10 Great Reasons to Read Fiction in January 2022 

Happy new year and happy new books! Here are ten new works of fiction arriving in January.

Hanya Yanagihara returns with another bulky doorstopper following A Little Life, a much beloved novel that was a finalist for the Booker Prize, the National Book Award, the Women's Prize and the International Dublin Literary Award. To Paradise is a speculative and dystopian set of three distinct stories, each set a century apart from the last but connected by themes, places and other threads, featuring unending Civil War, pandemics, ecological devastation, love, loss and longing for utopia. “To Paradise, though its plots are too various and intricate to even begin to capture in summary, moves smoothly and quickly... It is executed with enough deftness and lush detail that you just about fall through it, like a knife through layer cake.” (The Atlantic) 

On a plantation not far from free soil, the Stolen use their own language, stories and rituals to comfort, inspire and love one another. The daily violence of their toil and the abuses committed against them by the Thieves is interrupted by a visiting pastor whose ideas of freedom tempt them to consider escape. “A searing and redemptive story of slavery and survival... At once intimate and majestic, the prose marries a gripping narrative with an unforgettable exploration of the power of stories, language, and hope. With a bold vision, Asim demonstrates his remarkable gifts.” (Publishers Weekly)

Recently divorced Frida Liu fatefully decides to leave her 18-month-old daughter Harriet at home alone while she runs an errand, a decision that results in her child’s removal. Frida is then sentenced to a year in an authoritarian and highly surveilled rehab for bad moms before she can get her child back. “Current ideas about parenting are held up to scrutiny in a dark satire... An enthralling dystopian drama that makes complex points about parenting with depth and feeling.” (Kirkus Reviews)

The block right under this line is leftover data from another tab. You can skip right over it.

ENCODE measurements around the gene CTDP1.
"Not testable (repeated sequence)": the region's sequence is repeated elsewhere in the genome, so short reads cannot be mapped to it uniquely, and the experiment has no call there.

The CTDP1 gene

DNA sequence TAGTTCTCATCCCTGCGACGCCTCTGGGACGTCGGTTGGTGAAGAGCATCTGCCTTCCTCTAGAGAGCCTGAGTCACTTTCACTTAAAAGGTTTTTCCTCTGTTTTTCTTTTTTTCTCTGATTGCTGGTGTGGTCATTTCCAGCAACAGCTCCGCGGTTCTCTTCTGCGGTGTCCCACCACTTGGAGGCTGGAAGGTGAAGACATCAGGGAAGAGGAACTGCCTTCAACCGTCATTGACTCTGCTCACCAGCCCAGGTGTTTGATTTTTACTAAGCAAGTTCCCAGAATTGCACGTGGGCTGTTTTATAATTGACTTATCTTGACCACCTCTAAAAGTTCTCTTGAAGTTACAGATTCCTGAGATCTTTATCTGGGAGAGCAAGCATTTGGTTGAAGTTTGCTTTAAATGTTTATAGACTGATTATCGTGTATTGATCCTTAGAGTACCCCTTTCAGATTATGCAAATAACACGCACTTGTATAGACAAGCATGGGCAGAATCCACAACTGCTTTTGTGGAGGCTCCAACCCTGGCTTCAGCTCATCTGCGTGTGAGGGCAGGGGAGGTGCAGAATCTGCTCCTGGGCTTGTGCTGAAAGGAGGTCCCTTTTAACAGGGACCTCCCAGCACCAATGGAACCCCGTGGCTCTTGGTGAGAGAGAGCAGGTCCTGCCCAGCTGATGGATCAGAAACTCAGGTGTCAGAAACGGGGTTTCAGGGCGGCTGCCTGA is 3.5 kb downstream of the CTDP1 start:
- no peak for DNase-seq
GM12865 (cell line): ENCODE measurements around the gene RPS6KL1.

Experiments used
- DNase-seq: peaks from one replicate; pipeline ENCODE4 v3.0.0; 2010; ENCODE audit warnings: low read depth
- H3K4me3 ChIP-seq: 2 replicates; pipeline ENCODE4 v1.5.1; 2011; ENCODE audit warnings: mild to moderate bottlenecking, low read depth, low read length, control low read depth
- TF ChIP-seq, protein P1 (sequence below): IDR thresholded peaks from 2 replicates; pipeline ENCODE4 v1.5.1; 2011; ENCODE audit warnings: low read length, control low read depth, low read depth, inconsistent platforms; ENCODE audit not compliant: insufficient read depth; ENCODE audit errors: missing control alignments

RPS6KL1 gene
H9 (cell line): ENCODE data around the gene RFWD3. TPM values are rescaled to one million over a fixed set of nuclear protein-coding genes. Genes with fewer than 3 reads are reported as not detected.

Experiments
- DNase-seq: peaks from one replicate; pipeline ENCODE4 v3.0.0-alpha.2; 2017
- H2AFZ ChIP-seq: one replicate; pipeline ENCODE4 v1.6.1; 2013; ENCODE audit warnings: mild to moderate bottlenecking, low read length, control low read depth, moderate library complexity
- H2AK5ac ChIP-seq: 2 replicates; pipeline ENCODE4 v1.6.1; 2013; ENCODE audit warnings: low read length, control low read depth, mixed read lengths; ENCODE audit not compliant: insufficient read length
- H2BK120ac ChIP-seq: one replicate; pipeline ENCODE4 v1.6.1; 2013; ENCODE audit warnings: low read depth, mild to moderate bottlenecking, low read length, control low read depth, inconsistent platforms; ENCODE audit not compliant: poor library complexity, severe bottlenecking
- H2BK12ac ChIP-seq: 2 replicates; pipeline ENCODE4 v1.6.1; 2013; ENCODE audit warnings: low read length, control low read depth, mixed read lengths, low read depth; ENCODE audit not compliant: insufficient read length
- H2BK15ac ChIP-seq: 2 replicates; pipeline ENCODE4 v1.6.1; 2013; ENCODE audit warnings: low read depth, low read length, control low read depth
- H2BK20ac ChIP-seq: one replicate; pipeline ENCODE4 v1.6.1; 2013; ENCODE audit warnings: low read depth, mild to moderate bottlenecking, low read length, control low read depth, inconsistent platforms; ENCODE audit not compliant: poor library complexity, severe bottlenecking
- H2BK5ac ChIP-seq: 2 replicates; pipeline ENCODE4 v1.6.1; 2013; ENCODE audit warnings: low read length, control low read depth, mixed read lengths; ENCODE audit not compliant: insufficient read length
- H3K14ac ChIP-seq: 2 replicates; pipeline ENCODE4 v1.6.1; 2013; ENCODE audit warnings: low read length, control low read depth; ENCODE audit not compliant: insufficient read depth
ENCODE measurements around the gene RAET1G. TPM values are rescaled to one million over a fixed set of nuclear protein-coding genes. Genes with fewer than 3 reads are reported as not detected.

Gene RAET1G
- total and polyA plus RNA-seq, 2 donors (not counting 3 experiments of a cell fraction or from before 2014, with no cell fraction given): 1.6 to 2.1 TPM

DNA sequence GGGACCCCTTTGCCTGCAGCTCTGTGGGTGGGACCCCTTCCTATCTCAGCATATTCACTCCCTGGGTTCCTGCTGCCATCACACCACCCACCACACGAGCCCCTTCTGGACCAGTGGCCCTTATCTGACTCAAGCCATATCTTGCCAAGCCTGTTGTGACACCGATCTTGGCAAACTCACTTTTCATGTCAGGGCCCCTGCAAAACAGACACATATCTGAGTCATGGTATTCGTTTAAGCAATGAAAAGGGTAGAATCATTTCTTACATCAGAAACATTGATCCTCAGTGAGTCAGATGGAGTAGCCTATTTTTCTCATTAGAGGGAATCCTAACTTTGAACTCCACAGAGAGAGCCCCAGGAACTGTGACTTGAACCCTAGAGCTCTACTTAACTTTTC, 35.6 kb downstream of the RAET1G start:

Olga Dies Dreaming
Olga Acevedo is a successful high-end wedding planner and her brother Prieto is a rising politician, but things are not as easy as they seem. The siblings lost their father to drugs and their mother to radical activism as teens, and closeted Prieto is being blackmailed with compromising photos. Then Hurricane Maria strikes. “Debut novelist Gonzalez’s stinging and knowledgeable commentary about the American sociopolitical order that keeps Black and brown people poor and powerless suggests that radical remedies are called for, even if she gives the personal dramas of her appealing main characters pleasingly hopeful final acts. Atmospheric, intelligent, and well informed: an impressive debut.” (Kirkus Reviews) 

Joan is a physician in her 30s whose professional star is rising, but she is so dedicated to her job that when her father passes away, she only takes a weekend off to travel to China for his funeral. While her family members, colleagues and friends try to comprehend her enigmatic stoicism, HR forces her to take a life-altering leave of absence. “In the wrong hands, Joan’s story could have been a rom-com with familiar contours or a heavy existential drama. But Joan is such an idiosyncratic character, and Wang’s style so wry and piercing, that the novel is its own category: a character study about otherness set partly against the backdrop of early-pandemic anti-Asian sentiment that manages to be both profound and witty. A novel as one of a kind as its memorable main character.” (Kirkus Reviews)